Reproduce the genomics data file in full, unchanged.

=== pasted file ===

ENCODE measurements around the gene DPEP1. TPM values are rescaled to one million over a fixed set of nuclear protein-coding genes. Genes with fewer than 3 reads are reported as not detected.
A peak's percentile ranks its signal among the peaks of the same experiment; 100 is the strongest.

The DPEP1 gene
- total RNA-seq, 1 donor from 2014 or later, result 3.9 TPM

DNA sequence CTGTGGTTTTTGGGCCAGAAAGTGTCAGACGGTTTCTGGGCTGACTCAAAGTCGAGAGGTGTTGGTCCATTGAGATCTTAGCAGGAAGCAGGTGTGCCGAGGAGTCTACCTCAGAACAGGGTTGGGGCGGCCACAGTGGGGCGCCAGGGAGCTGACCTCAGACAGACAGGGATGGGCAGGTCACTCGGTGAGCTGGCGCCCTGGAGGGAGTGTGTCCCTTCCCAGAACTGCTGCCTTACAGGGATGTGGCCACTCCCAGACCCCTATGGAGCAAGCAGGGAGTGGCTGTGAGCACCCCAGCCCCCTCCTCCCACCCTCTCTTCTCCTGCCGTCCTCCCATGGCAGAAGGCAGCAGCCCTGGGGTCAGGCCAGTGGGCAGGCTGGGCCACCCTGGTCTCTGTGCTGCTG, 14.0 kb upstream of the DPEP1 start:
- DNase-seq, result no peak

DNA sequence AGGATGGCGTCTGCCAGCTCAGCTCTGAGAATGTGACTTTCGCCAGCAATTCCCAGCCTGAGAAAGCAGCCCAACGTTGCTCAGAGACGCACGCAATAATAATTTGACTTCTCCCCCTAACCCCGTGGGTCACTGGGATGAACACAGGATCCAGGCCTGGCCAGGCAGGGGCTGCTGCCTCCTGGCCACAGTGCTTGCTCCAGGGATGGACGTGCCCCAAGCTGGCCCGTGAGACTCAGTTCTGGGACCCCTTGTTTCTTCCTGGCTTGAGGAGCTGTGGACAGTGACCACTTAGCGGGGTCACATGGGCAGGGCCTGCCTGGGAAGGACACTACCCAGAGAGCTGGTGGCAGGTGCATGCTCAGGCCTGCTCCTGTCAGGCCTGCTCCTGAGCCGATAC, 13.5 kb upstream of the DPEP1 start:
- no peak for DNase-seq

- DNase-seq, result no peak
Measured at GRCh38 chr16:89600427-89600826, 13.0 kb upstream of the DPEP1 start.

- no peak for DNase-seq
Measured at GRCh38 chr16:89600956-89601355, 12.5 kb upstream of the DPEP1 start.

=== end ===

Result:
ENCODE measurements around the gene DPEP1. TPM values are rescaled to one million over a fixed set of nuclear protein-coding genes. Genes with fewer than 3 reads are reported as not detected.
A peak's percentile ranks its signal among the peaks of the same experiment; 100 is the strongest.

The DPEP1 gene
- total RNA-seq, 1 donor from 2014 or later, result 3.9 TPM

DNA sequence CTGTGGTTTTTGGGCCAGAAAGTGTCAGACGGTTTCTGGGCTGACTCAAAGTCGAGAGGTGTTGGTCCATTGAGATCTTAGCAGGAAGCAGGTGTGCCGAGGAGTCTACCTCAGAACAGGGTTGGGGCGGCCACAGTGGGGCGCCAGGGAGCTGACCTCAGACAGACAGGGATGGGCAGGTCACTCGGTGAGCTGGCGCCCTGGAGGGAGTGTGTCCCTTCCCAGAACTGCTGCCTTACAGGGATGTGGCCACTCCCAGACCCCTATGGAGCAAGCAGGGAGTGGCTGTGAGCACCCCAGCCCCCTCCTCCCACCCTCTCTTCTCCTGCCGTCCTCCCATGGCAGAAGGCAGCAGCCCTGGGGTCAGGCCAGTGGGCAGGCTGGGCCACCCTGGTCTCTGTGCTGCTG, 14.0 kb upstream of the DPEP1 start:
- DNase-seq, result no peak

DNA sequence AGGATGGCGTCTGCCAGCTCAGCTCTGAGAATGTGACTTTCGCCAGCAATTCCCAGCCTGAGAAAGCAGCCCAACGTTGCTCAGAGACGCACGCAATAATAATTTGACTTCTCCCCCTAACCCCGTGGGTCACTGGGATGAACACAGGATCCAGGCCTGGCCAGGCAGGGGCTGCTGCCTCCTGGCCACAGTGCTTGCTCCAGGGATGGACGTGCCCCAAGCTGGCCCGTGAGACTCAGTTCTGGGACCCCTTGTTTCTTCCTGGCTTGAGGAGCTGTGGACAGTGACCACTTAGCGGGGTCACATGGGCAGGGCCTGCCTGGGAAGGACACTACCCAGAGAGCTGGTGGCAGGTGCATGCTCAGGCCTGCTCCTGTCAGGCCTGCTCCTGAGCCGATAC, 13.5 kb upstream of the DPEP1 start:
- no peak for DNase-seq

- DNase-seq, result no peak
Measured at GRCh38 chr16:89600427-89600826, 13.0 kb upstream of the DPEP1 start.

- no peak for DNase-seq
Measured at GRCh38 chr16:89600956-89601355, 12.5 kb upstream of the DPEP1 start.